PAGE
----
Lifespan of project/portfolio. Generally, single marketing campaigns don’t need as much investment into future-proofing. On the other hand, software can live for years; it’s worth investing to make it scalable, consistent, and avoid design entropy.

Scale. An organization’s scale determines the amount of impact a single UX practitioner can have. On small projects, a single designer can do it all, but in a large organization, a few scattered people will have difficulty influencing business strategy or maintaining a consistent UX strategy.

Because of these structural differences, agencies and in-house groups have different strengths and are suited to solve different problems.

UX_team_organization

The Ronin: Individual consultant

An individual consultant can be an effective solution for an experienced client, but too often a consultant’s input does not get the traction it deserves. The temporary nature of the engagement makes it difficult to know the business in depth or to earn relationships that can influence the project. There is a high risk of being relegated to “surface” design. This is the most difficult position to extend into wide ranging influence, as a consultant often lacks the standing to create standards, nor the scale to work on many projects.

One area an individual consultant can have influence is speaking. There are many talented UX people who are happy to adapt their UX conference speeches to a business audience.

There are many related subjects, from mobile trends to analytics to SEO that overlap with user experience. Showing the connection to the latest hot topic to the fundamental user centered design process helps show how UXD helps accomplish a goal that executives have.

With the right introduction, these external experts can demonstrate best practices that can gain a competitive advantage.

The Ninja: Individual employee

A strong employee can positively influence their area of business; however, they also often lack the influence to change business strategy. Ironically, if they are successful at promoting a user centered philosophy, they are unable to satisfy the resulting demand.

Many firms employ isolated UX professionals in various departments, which can make it difficult to define and enforce standards and best practices. Individual user experience practitioners can face limited career paths and pressure to compromise design principles.

Many firms have UX interest groups where people talk shop and share techniques. One approach is to convert this to an “action” group to influence overall strategy. Bring in external speakers, write an analysis of the firm’s user experience, create a user experience mailing group for interesting topics. Find like-minded executives who could champion user experience.

The Hessians: External agency

Agencies are an excellent option for a blue-sky rethinking of a product, for crossing lines of business, and providing a neutral third party. Not knowing the business requirements, laws, or what was tried before naturally encourages new thinking. Employees may be less optimistic, or perhaps too realistic, for radical change. Additionally, there is implicit perceived value in the neutrality of an outside opinion, especially from a brand name consultancy; internal stakeholders are more likely to accept mediation with an outsider. Additionally, agencies can deliver a large team quicker and easier than hiring consultants. Agencies can provide trend insights from scanning the field across clients to understand what is being emphasized.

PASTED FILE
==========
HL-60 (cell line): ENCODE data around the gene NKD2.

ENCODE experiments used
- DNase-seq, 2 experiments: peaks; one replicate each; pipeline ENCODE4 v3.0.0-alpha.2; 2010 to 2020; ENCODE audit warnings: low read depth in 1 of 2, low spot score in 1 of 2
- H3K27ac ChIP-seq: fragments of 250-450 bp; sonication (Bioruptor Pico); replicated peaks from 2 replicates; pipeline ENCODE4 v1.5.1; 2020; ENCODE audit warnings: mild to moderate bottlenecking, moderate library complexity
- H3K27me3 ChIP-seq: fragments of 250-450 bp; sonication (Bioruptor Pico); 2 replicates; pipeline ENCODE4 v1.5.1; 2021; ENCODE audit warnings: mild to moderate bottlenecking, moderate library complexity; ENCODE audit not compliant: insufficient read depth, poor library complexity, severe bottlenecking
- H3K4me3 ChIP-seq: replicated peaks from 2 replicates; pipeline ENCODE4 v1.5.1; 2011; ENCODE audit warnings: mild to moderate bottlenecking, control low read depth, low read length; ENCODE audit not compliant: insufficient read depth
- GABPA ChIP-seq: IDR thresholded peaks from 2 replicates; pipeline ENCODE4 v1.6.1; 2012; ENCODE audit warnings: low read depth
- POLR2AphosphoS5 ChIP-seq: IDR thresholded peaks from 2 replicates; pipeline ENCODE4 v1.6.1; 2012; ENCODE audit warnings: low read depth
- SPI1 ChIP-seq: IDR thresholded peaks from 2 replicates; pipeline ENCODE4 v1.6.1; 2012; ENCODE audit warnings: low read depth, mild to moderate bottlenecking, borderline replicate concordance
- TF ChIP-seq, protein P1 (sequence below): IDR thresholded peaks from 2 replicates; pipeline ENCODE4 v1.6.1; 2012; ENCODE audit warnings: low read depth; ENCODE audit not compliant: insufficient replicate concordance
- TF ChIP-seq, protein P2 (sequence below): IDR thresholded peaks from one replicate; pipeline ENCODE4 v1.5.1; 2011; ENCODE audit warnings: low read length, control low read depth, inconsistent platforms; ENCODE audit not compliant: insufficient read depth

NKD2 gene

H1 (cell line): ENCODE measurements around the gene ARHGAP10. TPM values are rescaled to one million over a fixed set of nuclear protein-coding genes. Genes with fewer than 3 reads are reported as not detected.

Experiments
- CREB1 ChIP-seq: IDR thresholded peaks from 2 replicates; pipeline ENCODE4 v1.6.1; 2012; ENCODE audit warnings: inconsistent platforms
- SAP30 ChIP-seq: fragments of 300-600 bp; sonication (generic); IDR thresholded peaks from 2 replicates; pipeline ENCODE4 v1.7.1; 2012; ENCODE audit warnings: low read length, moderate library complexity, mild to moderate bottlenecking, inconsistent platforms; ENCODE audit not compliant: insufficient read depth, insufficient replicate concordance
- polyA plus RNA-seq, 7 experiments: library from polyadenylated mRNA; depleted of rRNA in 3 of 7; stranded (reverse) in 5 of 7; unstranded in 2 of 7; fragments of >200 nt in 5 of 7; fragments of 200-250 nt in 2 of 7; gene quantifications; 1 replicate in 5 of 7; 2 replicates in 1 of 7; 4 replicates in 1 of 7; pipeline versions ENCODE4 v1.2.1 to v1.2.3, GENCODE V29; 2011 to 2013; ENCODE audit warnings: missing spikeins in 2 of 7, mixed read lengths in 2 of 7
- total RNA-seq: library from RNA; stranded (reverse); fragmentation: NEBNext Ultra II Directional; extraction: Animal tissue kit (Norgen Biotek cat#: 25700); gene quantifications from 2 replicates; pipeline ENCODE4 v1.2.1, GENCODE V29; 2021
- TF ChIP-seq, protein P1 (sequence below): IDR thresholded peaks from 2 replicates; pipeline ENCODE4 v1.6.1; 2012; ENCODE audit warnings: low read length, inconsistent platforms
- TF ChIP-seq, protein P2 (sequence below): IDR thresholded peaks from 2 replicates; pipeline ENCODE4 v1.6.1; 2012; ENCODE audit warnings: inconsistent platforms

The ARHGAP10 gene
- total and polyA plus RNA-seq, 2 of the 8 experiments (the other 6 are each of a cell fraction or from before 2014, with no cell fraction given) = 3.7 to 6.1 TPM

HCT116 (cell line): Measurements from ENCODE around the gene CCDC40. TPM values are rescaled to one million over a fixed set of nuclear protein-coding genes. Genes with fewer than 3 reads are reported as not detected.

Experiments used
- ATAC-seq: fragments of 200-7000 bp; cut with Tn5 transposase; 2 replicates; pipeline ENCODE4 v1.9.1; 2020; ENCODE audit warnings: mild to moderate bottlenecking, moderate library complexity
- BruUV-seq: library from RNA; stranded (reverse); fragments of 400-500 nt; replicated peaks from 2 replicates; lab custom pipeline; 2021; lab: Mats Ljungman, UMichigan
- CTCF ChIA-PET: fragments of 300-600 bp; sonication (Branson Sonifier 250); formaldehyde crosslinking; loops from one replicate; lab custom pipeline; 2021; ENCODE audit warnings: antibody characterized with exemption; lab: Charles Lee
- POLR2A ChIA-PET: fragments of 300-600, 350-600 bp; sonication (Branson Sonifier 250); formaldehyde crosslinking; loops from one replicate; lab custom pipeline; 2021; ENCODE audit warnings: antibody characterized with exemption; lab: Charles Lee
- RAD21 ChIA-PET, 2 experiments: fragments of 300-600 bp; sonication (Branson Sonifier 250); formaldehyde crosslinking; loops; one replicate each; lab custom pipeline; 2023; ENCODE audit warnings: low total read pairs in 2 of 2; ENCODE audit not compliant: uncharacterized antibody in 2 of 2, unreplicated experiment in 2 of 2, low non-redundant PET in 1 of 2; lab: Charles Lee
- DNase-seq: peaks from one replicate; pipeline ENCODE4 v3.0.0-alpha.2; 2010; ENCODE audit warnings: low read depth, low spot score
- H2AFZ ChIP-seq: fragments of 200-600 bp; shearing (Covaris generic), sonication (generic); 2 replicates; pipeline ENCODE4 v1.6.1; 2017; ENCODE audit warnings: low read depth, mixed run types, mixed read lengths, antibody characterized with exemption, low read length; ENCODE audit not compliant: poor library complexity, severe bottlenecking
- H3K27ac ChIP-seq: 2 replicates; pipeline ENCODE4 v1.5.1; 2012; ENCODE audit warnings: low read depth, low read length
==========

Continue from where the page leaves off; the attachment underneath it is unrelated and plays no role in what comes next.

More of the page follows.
However, the effectiveness of external agencies can be constrained by simple economics. An agency team costs significantly more per person. This limits the type of projects they can execute. Multi-year projects with multiple releases are often not cost effective. Small projects are similarly not possible due to the team approach of agencies: You can’t just hire one person from an agency. Sort of like Goldilocks, projects too long or too small are left without UX assistance.

The nature of working contract by contract requires agencies to focus on different aspects of a project, for example, making elaborate presentations to help the client feel they have gotten value for their money.

Fixed-price contracts force enterprises to work to a rigid schedule, which can be good and bad. Spending money on an external group can bring focus, but it is rare that all groups in a large organization operate on the same schedule. There are usually several large initiatives fighting for attention and core developer resources at any one time.

Doing a large overhaul ensures that some of the teams will not be ready to work during the time the agency is there. An agency is often long gone by the time a software application is launched, preventing usability testing for the next phase and eliminating the chance to fix the UX for challenges encountered during development.

Being external increases the difficulty of getting to know the client’s business. Information is shared less freely with outsiders and access to users is more tightly controlled. This can be as simple as getting a laptop on the local network or as difficult as being licensed or having security clearance. Each barrier reduces the efficiency of a temporary worker. They have to be twice as fast for each hour getting up to speed, travelling, and making presentations. Collaboration is sometimes hindered by an “us vs. them” attitude with agency people working in their office and the client in theirs.